What’s Sex Got to do with it?
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Your gender can determine a lot — including, perhaps, your mental health.
If you have been moody and sad, unable to eat or sleep, chances are you suffer from clinical depression — unless, of course, it’s just a bout of the blues. If you have a nasty habit of getting into brawls, chances are you are an antisocial personality — unless, of course, you are just a bit of a hothead. What determines whether you are sick or well? Often as not, it’s whether you are male or female.
Diagnosing mental disorders has always been a tricky business, with doctors often relying on little more than observation, experience and the occasional hunch. Once the labels are applied, however, they stick, and medical texts tend to accept the results as truth — reporting, say, that two times as many women suffer from depression as men or that twice as many men suffer from alcoholism. Similarly, women are said to be more prone to anxiety disorders, while men may lean toward conditions stemming from impulsiveness and violence.
Is there something about our psychic makeup that makes one gender more vulnerable to some disorders than others? Or does it have more to do with societal roles? And if environment is the determining factor, will the illnesses that beset each sex change as society evolves?
Researchers seeking to answer those questions come up against a confounding mess of variables — everything from changing hormone levels to a patient’s willingness to admit that a problem exists. But last summer a researcher at Stanford University tried to wave away some of the fog. Turhan Canli showed nearly 100 photographs — some of emotionally neutral objects like a fire hydrant, others of emotionally unsettling things like a severed hand — to 12 men and 12 women. Three weeks later he showed the subjects the same images and found that the women were 15% more likely to have accurately remembered the emotionally charged pictures than the men were. Brain scans produced by functional magnetic resonance imaging suggested why: the women stored both memory and the emotion linked with it in the same parts of the brain. The men used the identical brain regions but tucked away the emotion and the memory into different spots within them.
If women are better integrated emotional organisms, that difference may begin in the womb, when estrogen and progesterone help shape the function and structure of the brain. “The hormones are very physiologic,” says Dr. Nada Stotland, professor of psychiatry at Rush Medical College in Chicago. “They have very measurable effects.” Similar hormonal surges later in life may have an equally profound impact, triggering higher rates of depression among women between puberty (when estrogen starts to rise and fluctuate) and menopause (when the hormone is turned down low). Other — though less clear — physical differences may explain why boys are more likely than girls to develop such early-onset illnesses as autism.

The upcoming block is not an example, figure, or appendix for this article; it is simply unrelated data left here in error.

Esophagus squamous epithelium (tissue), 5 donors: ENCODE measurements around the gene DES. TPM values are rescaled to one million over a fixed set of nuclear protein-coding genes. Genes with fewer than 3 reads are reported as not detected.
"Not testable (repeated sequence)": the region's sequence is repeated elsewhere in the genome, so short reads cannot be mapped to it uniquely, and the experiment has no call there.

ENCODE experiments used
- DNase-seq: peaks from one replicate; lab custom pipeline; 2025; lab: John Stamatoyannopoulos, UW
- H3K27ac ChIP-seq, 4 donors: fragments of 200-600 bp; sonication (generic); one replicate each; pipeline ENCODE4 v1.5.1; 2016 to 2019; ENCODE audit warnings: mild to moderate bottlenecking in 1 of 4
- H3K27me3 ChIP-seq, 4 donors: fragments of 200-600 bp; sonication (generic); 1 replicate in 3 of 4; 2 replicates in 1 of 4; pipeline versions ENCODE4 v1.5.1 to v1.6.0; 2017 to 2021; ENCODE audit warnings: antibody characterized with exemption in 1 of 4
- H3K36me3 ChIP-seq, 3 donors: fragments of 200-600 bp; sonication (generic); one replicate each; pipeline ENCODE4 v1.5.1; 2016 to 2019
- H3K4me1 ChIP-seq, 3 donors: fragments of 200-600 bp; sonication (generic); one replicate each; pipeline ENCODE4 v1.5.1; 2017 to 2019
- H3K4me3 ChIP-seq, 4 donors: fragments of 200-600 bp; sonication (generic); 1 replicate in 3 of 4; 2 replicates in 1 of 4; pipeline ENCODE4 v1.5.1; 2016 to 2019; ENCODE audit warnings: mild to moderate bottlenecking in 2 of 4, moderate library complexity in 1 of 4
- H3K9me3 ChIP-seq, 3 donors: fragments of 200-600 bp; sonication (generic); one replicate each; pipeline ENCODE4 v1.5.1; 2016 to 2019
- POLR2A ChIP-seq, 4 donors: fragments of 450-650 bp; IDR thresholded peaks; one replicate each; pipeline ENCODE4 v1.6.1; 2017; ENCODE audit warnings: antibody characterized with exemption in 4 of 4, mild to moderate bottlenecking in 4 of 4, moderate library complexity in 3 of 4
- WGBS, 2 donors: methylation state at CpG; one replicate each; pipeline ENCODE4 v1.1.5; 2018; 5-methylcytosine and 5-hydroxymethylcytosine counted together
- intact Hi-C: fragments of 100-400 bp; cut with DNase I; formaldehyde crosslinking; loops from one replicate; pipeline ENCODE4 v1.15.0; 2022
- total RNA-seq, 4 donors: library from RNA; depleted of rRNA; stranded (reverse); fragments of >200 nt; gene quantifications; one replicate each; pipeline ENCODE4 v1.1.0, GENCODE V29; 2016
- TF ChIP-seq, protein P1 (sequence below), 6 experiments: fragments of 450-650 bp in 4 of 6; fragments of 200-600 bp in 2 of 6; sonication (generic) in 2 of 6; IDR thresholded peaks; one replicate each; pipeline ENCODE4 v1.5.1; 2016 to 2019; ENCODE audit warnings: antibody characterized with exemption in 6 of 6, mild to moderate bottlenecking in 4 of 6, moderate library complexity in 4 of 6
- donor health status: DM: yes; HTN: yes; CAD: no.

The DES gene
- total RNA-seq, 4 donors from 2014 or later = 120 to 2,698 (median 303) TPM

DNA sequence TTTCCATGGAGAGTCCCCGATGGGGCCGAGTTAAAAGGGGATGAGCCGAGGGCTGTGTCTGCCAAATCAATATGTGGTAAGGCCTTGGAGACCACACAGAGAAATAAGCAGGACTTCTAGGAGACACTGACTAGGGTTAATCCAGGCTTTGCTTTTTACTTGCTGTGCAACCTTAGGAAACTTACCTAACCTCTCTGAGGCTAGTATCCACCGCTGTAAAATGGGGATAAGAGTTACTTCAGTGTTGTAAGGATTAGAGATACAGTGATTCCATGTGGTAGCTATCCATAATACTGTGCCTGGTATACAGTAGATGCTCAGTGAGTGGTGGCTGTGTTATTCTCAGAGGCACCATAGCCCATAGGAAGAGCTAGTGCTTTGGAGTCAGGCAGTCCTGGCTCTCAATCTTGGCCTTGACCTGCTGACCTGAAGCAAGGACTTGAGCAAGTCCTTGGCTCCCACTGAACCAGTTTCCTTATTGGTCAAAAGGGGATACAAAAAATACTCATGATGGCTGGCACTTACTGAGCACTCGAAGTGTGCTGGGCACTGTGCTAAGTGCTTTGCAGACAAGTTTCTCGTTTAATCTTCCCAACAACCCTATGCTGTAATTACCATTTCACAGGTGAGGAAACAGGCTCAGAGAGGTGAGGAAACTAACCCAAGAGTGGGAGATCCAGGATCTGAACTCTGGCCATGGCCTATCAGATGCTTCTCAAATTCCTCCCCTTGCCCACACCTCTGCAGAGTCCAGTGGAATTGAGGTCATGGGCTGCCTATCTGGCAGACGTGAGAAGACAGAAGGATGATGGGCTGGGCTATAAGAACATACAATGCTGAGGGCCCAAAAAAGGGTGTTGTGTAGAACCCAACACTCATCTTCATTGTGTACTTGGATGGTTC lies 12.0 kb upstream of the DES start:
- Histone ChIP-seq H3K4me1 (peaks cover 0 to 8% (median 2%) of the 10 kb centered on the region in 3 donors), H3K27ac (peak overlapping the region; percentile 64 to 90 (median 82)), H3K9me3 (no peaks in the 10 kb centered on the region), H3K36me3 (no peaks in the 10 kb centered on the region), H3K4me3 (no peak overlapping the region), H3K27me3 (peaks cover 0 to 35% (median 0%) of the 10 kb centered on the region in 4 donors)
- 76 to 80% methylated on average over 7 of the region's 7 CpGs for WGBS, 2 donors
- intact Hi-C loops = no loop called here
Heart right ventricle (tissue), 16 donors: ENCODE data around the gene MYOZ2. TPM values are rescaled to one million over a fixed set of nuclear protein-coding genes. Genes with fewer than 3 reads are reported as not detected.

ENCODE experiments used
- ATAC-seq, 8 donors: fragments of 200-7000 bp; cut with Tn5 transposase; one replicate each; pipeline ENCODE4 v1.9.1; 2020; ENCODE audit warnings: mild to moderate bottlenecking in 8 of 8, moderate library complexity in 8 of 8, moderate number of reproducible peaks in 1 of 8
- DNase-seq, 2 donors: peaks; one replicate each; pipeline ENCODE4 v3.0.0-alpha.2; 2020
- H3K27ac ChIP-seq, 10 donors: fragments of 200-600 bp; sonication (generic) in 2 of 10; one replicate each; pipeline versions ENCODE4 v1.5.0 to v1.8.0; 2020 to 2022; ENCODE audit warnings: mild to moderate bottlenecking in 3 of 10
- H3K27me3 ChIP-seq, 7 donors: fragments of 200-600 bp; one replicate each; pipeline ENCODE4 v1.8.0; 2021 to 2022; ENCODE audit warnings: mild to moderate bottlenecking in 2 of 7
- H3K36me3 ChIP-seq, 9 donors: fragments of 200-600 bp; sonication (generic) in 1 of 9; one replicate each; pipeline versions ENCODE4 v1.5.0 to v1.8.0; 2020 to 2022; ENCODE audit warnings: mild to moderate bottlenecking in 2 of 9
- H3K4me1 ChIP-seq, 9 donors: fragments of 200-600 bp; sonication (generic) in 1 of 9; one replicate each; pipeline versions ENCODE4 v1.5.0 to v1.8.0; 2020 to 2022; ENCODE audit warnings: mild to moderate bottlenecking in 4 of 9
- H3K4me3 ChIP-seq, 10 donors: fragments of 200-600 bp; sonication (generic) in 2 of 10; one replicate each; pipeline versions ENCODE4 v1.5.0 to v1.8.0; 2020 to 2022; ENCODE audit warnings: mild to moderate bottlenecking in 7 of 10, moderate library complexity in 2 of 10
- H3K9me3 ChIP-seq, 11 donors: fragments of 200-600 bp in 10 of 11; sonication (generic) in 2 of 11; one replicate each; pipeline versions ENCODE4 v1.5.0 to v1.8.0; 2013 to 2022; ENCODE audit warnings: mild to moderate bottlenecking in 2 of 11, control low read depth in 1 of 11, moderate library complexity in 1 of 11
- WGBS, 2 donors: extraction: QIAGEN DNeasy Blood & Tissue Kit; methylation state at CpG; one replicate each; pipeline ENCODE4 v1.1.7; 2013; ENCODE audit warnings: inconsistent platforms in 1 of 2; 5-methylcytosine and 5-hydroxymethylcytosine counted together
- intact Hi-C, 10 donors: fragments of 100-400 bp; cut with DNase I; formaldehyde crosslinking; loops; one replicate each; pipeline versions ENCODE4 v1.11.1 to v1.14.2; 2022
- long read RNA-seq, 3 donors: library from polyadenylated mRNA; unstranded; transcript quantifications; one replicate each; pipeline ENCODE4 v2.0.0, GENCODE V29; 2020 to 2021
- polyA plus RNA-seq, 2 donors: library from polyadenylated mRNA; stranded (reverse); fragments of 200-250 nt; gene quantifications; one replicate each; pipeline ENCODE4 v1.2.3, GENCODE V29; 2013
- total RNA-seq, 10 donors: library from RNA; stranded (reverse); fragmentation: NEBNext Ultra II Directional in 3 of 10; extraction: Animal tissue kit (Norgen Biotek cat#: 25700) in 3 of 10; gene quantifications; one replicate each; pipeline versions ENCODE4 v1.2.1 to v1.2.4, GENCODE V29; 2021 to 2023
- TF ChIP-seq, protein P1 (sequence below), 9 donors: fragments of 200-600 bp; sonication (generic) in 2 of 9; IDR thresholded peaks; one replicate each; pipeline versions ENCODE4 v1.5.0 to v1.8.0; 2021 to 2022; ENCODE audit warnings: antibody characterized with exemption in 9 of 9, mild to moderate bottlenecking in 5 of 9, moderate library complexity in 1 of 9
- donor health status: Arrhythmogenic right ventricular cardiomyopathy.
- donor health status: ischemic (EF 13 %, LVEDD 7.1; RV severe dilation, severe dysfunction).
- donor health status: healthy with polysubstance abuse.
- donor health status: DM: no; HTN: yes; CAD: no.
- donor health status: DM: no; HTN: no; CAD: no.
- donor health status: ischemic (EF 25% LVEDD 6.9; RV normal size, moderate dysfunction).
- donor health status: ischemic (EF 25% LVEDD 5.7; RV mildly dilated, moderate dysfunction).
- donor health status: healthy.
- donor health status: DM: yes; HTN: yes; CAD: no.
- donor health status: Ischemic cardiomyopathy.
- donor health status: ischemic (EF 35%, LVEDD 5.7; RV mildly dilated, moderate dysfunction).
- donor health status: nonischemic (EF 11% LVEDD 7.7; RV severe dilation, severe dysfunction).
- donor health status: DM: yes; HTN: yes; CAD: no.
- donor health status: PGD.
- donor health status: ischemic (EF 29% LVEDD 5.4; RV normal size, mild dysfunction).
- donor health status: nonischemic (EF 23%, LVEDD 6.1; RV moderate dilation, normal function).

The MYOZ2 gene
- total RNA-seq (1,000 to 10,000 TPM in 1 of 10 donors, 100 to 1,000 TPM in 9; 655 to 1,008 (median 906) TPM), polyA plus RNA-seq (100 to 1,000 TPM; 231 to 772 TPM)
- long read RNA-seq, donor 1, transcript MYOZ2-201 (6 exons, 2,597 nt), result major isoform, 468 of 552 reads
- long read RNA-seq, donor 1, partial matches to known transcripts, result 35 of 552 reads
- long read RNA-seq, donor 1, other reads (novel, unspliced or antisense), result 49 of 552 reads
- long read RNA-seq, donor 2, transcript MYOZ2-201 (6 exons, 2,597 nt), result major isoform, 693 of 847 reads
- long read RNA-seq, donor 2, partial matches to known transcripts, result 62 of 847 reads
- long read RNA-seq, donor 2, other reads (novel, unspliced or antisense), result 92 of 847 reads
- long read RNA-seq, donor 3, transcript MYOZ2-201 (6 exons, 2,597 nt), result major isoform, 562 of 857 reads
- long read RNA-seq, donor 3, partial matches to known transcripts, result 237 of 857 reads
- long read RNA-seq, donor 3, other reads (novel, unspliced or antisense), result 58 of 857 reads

But while biology is important, nobody discounts environment. Girls are taught early that the best way to manage feelings is to dredge them up and air them out. Boys are taught the value of suck-it-up silence. “Later in life,” says psychologist Paula Caplan of Brown University, “women are thus more likely to come forward and ask for help.”
Even the apparent connection between hormones and depression may be more environmentally linked than it appears. One study revealed that pubescent girls are more depressed in school systems in which seventh-graders attend the same school as ninth-graders, as opposed to K8 systems, in which students in Grade 7 remain near the top of the social ladder longer. “The problem may simply be that the girls become depressed when they encounter older boys at an earlier age,” says Ron Kessler, professor of health-care policy at Harvard Medical School. In other cases, there is doubt whether a mental condition exists at all. Caplan believes that premenstrual dysphoric disorder — essentially high-octane PMS — doesn’t belong in the medical literature. Eliminate the condition, and many women instantly get well.
None of these matters are close to being completely sorted out, but science is trying. Kessler is working with the World Health Organization to study 200,000 men and women in 28 countries, focusing particularly on the issue of gender and depression. Along with researchers from the National Institute of Mental Health, Kessler is taking surveys and saliva samples of 10,000 U.S. adolescents, hoping to correlate mental health and hormone levels. Will you find their results convincing? That also may depend on your gender.
Citation: from the January 20, 2003 issue of Time – an article published on the Internet by Time Magazine <www.time.com/time/magazine/>.